For the Paste:
10 to 15 dried spur chiles (15g) (see note)
2 plum tomatoes (about 100g)
1 disc (15g) tua nao (optional, see note)
1 stalk lemongrass, bottom 4 to 5 inches only, outer leaves discarded, tender core thinly sliced into rounds (about 10g sliced lemongrass)
10 small garlic cloves (30g)
5 small shallots (80g)
2 teaspoons (20g) Thai shrimp paste
For the Seasoning Sauce:
1/2 cup (120ml) water
2 tablespoons (30ml) fish sauce
1 tablespoon (15g) Thai fermented soybean paste
2 teaspoons (10ml) Thai thin soy sauce or light soy sauce
For the Pork:
1/4 cup (60ml) vegetable oil
1 pound (450g) ground pork
8 ounces (1 1/2 cups; 225g) cherry tomatoes
Assorted raw vegetables such as cucumbers, green cabbage, lettuce, Thai eggplant, long beans, and more, cut for dipping
Assorted steamed or blanched vegetables such as winter squash, okra, and more, cut for dipping (optional)
Hard-boiled eggs, halved (optional)
Unflavored pork rinds (optional)
Cooked jasmine or sticky rice
For the Paste: Place spur chiles in a dry wok or carbon steel or cast iron skillet, and toast over medium-low heat, turning occasionally, until chiles are fragrant and turn a deeper shade of dark red, 4 to 5 minutes. Remove from heat and transfer chiles to a plate to cool slightly; wipe out wok or skillet and return to stovetop. Once cool enough to handle, remove stems from chiles and transfer to a granite mortar and pestle; set plate and mortar and pestle aside.
Meanwhile, place plum tomatoes in now-empty wok or skillet, and cook over medium-high heat, turning occasionally, until charred all over, about 5 minutes. Transfer tomatoes to now-empty plate and set aside to cool.
If using tua nao, use tongs to grab disc and hold about 2 inches above low flame on a gas burner. Flip disc every 5 seconds until tua nao is toasted to a hazelnut brown color, with little leopard spots all over on both sides, 2 to 3 minutes. Transfer tua nao to plate with tomatoes to cool; set aside.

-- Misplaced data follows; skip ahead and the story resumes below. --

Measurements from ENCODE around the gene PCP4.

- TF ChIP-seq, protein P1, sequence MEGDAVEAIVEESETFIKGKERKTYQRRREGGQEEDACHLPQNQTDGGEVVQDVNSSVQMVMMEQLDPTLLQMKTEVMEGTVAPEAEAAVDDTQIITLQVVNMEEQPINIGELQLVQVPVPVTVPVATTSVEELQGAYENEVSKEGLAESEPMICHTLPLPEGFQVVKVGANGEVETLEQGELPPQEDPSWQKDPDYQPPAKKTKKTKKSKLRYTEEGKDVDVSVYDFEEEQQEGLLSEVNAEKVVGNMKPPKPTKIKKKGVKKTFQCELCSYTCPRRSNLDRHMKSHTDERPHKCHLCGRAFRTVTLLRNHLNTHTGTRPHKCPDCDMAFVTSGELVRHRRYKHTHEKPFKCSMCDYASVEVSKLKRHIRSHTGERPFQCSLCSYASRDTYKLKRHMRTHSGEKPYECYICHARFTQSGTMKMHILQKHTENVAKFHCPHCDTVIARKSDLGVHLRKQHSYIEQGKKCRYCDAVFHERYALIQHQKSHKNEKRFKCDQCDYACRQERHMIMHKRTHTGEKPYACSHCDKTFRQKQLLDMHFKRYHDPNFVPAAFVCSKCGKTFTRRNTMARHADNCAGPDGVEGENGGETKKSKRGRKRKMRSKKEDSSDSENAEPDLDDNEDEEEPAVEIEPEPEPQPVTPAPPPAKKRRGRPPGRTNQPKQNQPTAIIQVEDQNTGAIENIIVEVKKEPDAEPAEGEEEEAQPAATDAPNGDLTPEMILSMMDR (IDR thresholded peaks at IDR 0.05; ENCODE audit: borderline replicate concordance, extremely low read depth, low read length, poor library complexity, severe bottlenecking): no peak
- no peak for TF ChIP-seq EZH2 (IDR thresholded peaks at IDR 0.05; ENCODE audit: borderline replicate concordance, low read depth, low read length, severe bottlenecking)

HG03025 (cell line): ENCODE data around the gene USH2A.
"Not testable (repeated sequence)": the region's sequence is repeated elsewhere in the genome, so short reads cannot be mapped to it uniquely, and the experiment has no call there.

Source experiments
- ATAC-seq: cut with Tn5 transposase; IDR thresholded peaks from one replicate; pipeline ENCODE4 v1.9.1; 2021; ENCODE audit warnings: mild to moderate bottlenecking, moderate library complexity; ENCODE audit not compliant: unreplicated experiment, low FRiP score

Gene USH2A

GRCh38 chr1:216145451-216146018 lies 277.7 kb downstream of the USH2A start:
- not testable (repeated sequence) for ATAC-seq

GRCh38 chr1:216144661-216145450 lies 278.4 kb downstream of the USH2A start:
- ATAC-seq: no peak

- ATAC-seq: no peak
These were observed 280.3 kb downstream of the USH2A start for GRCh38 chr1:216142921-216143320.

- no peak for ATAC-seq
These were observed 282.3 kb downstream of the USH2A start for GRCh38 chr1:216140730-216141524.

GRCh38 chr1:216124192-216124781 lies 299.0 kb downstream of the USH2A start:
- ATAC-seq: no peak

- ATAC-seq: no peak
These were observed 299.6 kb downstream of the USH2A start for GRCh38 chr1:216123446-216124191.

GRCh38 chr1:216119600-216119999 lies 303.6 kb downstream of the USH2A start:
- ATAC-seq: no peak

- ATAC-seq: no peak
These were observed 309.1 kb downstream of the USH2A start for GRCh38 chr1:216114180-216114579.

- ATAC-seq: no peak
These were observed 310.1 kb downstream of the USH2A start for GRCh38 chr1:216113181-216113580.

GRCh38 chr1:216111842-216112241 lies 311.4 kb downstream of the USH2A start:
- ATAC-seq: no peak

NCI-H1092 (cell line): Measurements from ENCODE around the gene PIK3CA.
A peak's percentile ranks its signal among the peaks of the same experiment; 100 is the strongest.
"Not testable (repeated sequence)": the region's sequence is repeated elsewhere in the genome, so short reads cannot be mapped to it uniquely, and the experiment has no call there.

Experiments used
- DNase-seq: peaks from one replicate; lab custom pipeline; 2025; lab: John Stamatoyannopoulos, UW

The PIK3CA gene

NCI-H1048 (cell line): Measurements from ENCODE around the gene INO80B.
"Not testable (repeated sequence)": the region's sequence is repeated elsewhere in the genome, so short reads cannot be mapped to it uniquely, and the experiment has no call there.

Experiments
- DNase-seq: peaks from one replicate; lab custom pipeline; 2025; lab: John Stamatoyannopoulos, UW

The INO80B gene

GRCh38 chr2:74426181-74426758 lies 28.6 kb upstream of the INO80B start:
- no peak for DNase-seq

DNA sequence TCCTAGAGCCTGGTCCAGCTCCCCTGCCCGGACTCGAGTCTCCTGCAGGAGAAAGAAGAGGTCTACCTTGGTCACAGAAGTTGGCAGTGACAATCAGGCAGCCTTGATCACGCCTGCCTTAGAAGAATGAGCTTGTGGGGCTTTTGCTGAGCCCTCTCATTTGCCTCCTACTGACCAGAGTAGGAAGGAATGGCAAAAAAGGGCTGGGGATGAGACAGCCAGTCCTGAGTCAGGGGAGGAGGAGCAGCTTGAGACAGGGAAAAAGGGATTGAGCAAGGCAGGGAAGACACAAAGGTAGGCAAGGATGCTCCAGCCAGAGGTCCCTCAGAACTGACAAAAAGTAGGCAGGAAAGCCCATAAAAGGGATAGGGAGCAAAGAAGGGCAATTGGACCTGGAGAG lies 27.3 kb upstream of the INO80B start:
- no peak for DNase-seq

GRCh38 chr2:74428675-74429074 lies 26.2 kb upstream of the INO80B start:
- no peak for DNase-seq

Pound chiles in mortar and pestle to a coarse powder, 3 to 5 minutes. Add lemongrass and pound fine, 3 to 5 minutes. Add garlic and shallots and pound to a coarse paste with a few large pieces remaining, 3 to 5 minutes. Add shrimp paste and tua nao (if using) and pound until well-incorporated. Add charred plum tomatoes and gently pound until broken down and incorporated into paste, about 2 minutes. Transfer paste to a small bowl and set aside.
For the Seasoning Sauce: In a small bowl, stir together water, fish sauce, soybean paste, soy sauce, and sugar until well-combined and sugar is dissolved. Set aside.
For the Pork: In a wok or 3-quart saucier, heat oil over medium-high heat until shimmering. Add the chile-tomato paste and cook, stirring frequently, until paste is aromatic and turns dark red, about 3 minutes. Add the pork, stir to combine, and cook, using a wok spatula or wooden spoon to break meat up and scrape up any bits that stick to the bottom of the pan, until cooked through, about 4 minutes.
Add cherry tomatoes, stir to combine, and continue to cook until tomatoes begin to burst, 3 to 5 minutes. You can coax the tomatoes into bursting by pressing down on them with a wok spatula or wooden spoon, and you can decide whether to lightly crush all of them or leave some whole for juicy pops of tomato flavor in the finished dip. Stir in seasoning sauce and bring to a boil over high heat. Cook, stirring frequently, until liquid is reduced to a saucy consistency and oil begins to separate from emulsion, about 8 minutes. Remove from heat and allow to cool to room temperature, at which point nam prik ong can be served or refrigerated in an airtight container for up to 1 week, or frozen for up to 1 month.
For Serving: Transfer nam prik ong to a serving bowl and serve with assorted raw and steamed vegetables, hard-boiled eggs (if using), pork rinds (if using), and rice.